Friday, January 10, 2020

Repacking My Get Home Bag

Not actually Erin.
& is used with permission.
A while ago (I don't remember exactly when) I came to the conclusion that my definitions of Bug Out Bag and Get Home Bag differed in practice from those of other people. I realized that my GHB was effectively a BOB (three days' worth of food, for example) because unlike my city-bound prepper brethren, if I ever have to walk home due to a disaster I will likely be in the next county over, if not further, due to the semi-rural nature of where I live.

So that explains some things, such as why I have so many tools in my GHB -- if I'm walking home across a good chunk of the state, I will encounter environments that range from solidly urban to rural swamps and everything in between. It also explains why my actual BOB is much more of an INCH (I'm Not Coming Home) bag: if my GHB is thus, then my BOB needs to be moreso.

A good way to state this is that I'm an overachiever when it comes to evacuation bags. A less flattering, though no less untrue, version is to state that I chronically overpack. Either way you phrase this it's a problem, as in addition to being overweight and underfit I have also been struggling with chronic back pain since late 2017, and the last thing I need in a disaster where I have to walk for miles is to throw out my back on the first day.

One of my resolutions for this year was to reduce the weight of my GHB (my BOB is less of an issue due to owning a deer cart). I have only somewhat succeeded in that goal, as the bag itself weighs about 33 pounds and it really ought to be 20 pounds or less. I have removed most of the heavy items, including nearly all of the tools, although as a compromise to myself I've simply moved them into a separate and easily-grabbed bag. My thinking is that I can bring them along in a car so that I have them if I need them, but if I need to walk home I can easy jettison them. 

My bag is still pretty darn heavy, though, and the biggest offender is water. I have a three liter Camelbak in my GHB, and that equals 6.6 pounds of weight. Without that weight my pack is a much more manageable 26.4 pounds... but this is Florida, and while water is abundant it's also incredibly hot here most of the year. The average human needs a minimum of one gallon of water per day, more if in hot weather or while engaged in hard work, and walking back home can certainly count as that in some environments. I can't just hope to find water, I have to bring it with me.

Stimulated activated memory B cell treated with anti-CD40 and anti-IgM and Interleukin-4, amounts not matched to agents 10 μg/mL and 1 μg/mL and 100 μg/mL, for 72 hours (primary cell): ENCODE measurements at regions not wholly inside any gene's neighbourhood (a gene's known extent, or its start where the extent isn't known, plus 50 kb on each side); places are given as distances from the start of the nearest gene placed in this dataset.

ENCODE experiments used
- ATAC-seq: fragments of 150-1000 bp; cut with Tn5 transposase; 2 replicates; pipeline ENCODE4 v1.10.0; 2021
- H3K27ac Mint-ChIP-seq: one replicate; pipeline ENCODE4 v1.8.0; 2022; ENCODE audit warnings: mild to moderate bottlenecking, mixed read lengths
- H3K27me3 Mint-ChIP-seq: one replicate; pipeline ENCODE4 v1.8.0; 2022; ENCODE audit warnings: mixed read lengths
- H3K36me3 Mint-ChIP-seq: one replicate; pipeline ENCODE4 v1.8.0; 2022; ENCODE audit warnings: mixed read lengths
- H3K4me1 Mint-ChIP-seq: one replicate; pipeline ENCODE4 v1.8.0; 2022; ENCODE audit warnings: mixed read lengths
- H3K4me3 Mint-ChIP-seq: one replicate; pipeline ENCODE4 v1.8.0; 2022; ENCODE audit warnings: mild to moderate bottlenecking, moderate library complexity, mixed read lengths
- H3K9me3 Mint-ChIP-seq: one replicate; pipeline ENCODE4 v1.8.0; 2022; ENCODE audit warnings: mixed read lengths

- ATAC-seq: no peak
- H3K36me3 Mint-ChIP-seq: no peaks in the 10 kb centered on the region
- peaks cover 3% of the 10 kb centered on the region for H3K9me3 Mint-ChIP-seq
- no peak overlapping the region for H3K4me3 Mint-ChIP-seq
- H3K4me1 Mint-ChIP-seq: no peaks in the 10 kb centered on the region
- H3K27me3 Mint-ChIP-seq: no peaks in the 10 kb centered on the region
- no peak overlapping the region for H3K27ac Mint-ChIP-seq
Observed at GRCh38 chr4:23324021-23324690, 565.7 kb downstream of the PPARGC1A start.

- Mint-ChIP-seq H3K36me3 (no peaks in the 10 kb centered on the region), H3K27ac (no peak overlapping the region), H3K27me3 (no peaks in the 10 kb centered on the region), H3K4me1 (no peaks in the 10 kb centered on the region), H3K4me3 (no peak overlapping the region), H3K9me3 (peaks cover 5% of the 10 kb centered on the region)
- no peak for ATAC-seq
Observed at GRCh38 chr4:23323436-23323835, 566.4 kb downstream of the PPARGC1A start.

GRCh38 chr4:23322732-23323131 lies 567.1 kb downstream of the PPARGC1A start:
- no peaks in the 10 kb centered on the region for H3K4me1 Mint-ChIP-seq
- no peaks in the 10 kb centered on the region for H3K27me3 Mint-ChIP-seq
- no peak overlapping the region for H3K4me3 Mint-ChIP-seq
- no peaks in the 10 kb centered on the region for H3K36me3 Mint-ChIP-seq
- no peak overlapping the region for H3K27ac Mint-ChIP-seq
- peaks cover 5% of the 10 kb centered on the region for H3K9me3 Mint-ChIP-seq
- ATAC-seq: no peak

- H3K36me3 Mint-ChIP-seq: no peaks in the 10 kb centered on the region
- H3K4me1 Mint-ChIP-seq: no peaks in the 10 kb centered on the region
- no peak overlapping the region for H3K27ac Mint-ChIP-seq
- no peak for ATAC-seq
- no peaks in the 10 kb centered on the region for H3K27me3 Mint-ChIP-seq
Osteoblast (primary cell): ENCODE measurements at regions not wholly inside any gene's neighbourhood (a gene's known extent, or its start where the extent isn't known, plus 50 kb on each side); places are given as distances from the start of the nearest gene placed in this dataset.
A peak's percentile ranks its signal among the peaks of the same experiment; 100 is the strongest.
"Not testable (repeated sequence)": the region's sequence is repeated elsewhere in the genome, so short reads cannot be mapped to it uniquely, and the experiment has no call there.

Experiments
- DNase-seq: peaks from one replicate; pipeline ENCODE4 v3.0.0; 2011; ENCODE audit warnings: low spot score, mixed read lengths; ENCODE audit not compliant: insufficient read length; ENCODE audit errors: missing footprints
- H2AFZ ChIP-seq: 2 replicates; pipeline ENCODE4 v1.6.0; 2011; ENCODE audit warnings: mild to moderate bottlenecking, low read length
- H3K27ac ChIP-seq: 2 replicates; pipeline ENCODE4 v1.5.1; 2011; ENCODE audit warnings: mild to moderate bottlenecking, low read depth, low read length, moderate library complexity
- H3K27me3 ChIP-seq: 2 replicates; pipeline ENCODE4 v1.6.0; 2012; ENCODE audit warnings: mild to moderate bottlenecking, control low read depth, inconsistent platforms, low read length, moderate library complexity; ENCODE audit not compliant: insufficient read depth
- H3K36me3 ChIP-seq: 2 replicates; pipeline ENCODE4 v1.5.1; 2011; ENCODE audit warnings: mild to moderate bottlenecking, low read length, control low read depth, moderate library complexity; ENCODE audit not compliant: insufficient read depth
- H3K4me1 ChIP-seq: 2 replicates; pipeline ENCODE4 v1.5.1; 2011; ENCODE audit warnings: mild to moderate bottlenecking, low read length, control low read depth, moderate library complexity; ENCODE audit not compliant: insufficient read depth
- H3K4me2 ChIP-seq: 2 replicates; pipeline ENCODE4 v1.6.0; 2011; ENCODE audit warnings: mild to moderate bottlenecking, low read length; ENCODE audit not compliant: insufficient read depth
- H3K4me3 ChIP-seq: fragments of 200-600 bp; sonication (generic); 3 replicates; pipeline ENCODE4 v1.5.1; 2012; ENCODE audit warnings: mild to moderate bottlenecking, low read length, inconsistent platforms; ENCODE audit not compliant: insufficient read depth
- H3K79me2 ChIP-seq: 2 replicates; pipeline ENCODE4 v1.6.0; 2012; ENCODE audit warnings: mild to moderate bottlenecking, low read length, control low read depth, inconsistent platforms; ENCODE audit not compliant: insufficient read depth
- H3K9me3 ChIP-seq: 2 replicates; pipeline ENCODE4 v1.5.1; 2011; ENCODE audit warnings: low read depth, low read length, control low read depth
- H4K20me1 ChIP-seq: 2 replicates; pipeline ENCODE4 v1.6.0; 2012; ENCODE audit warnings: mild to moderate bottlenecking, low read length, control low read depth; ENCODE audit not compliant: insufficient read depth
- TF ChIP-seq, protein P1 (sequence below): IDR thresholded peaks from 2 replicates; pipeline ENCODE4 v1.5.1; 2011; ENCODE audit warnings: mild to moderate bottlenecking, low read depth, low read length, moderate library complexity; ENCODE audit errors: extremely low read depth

Food only weighs a pound, and I can't really get it much lower than that and still have the calories needed to travel. The rest is shelter (a poncho with grommets that can become a tarp), paracord, a bivvy sack, spare socks and underwear, fire starting equipment, a metal cup for boiling water, etc... in other words, things which are pretty necessary and which I can't in good conscience jettison.  I could possibly distribute some of the items elsewhere on my body to lighten the load (for example, put the knife on my belt) but I don't know if that would make a significant difference or not. 

At any rate, please consider this post my official notification that I intend to slim down my GHB, with a goal of getting it to at least 30 pounds by the end of the month. Then I'll put it on and go for a one-mile hike and see how my back holds up under that load. 


  1. I'm working on the same goal. But it's hard to do, given that possible hikes could be up to 500 miles.

    1. Oh geez. In that case, your GHB *is* a BOB. Or possibly more.

  2. Well the joy of water like food is the weight goes gradually down. I would add something like a survival straw so once your out you can still be safe. But keep the CamelBak as you can always refill it.

    Redistribute some of the weight to your front. The knife can always be strapped to the pack straps. That's what I always did in the army. And the more that's on your legs or around your waist it will help.

    1. True, the water goes down, but I'd need to refill it after a day.

      And don't worry, not only do I have a Sawyer water filter, I have a way to pump that filtered water back into my Camelbak.


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